Leonardo da Vinci arrived in Amboise in 1516 after a long journey from the north of the Italian peninsula.

He had left Milan to join the court of the young King François Ier. The sovereign had made strenuous efforts to convince the artist to accept his invitation. François made the Manoir du Cloux (today known as Clos Lucé) available to Leonardo da Vinci, with staff and a comfortable income (accounts refer to 700 gold sovereigns annually, a considerable sum).

An artist famous across borders 

It must be said that Leonardo da Vinci’s reputation was already known far beyond Italian cities. His works inspired admiration and his work in science, civil engineering, the art of warfare, and music… met with widespread enthusiasm. For the king of France, he was, therefore, a ‘recruit’ of choice for the prestige of his court. His predecessor, Louis XII, had already started negotiations with Leonardo da Vinci… in vain. 

An opportunity to be seized 

Why did François succeed where Louis had failed? Quite simply, because in the interim, Leonardo’s circumstances had significantly shifted. Without his last patron, who had just died, hardly appreciated by the great purveyor of commissions that was the Pope and shaken by competition from new artists (Michelangelo, Raphael)… Leonardo, at the age of 64, needed to safeguard his future. Therefore, he could not refuse the French offer.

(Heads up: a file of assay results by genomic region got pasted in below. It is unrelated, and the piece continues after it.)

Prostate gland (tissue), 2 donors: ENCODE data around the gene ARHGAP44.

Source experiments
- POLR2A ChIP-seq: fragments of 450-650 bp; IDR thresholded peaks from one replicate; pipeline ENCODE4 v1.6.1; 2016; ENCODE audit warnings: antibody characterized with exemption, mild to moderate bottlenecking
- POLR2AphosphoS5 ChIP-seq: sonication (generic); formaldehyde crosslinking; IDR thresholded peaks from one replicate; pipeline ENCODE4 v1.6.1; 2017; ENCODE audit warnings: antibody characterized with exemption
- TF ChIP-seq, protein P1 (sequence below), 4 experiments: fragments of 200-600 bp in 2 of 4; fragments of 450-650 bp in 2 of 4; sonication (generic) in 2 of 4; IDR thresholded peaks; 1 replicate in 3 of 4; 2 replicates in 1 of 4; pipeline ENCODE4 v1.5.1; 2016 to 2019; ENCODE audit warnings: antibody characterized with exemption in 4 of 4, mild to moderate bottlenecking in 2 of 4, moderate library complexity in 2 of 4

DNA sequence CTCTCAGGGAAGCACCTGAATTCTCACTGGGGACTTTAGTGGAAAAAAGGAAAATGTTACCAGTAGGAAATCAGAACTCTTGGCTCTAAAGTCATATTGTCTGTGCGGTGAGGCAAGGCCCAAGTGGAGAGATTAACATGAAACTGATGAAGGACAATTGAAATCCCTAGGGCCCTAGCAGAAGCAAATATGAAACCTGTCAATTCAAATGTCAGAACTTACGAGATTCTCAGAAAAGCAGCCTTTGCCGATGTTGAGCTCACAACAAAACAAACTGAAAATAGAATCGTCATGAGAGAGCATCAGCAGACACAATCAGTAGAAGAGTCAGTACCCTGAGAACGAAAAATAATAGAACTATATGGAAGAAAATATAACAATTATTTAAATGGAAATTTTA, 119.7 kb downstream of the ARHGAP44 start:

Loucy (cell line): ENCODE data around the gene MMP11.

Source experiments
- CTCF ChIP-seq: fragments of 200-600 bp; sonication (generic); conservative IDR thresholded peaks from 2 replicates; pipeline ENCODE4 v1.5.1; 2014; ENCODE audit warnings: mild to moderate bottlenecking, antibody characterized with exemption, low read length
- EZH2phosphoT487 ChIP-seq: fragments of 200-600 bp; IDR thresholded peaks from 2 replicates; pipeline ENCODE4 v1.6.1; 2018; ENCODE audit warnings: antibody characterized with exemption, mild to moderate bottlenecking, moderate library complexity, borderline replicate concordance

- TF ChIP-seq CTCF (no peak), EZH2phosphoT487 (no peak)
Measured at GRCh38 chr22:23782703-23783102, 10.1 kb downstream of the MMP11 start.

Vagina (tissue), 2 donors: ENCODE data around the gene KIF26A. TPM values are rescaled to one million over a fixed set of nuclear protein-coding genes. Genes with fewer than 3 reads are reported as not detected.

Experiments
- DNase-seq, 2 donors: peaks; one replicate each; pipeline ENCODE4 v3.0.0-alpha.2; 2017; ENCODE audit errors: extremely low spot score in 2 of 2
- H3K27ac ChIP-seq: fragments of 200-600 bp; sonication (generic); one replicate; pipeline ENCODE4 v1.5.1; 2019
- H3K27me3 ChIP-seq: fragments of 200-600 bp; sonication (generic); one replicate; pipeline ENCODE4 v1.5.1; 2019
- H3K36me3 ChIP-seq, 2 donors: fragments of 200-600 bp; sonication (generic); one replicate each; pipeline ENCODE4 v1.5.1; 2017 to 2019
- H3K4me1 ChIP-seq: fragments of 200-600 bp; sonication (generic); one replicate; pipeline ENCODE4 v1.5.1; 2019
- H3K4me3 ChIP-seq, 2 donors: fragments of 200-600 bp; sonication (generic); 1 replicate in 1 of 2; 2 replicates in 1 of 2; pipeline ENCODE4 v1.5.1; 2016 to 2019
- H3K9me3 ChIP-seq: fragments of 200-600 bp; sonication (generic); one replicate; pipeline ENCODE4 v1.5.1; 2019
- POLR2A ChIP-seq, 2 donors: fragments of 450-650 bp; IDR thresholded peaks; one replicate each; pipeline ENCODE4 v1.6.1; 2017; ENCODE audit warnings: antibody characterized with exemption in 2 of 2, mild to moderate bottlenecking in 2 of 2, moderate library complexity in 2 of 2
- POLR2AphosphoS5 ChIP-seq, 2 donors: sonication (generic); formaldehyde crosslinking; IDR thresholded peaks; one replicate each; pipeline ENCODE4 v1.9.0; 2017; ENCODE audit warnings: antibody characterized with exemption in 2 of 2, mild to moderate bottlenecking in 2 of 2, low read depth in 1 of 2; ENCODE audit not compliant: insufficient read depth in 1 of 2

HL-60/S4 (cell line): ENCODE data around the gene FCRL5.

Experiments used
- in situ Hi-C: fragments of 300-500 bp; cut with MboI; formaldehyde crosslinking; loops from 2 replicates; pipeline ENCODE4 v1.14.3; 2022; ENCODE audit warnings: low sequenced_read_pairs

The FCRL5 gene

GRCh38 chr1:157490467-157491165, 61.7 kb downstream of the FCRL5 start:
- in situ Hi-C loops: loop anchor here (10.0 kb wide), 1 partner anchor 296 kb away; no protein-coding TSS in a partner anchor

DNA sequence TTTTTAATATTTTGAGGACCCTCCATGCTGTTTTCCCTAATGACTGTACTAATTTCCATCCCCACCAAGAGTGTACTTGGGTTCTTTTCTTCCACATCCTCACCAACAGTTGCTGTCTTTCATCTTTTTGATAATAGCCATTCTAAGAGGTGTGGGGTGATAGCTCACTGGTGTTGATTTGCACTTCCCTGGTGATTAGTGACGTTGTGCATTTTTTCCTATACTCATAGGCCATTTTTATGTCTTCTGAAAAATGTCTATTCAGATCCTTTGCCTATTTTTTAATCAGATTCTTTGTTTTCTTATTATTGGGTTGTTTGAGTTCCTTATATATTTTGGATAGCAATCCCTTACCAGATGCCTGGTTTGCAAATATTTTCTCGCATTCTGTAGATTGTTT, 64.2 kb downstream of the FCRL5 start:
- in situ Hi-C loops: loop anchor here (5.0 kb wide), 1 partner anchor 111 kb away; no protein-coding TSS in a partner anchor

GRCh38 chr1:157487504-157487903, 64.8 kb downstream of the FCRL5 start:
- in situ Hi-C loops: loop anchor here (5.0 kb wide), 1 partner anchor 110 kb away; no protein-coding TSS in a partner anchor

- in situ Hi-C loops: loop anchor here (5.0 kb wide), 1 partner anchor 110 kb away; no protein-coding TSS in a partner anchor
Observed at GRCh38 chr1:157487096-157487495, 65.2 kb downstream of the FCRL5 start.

Destination Amboise 

In 1516, the artist joined the French court, which was then installed at the Royal Château of Amboise, a château that François Ier particularly favoured because he had spent a large part of his childhood there. Therefore, it was no coincidence that he chose to install Leonardo a few hundred metres away, in close proximity, at Clos Lucé. It is more than likely that the master was solemnly presented to the court members in one of the château’s staterooms with the excitement we can well imagine. 

Leonardo da Vinci spent the last three years of his life in Amboise, in the king’s service. He died on 2nd May 1519 in his manor, Clos Lucé, and according to his wishes, he was buried at the Royal Château of Amboise. 


Reopening of the Saint-Hubert chapel to the public on June 16th, 2024
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After nearly three years of work, the Saint-Hubert chapel which houses the tomb of Leonardo da Vinci will once again be fully revealed to visitors from June 16th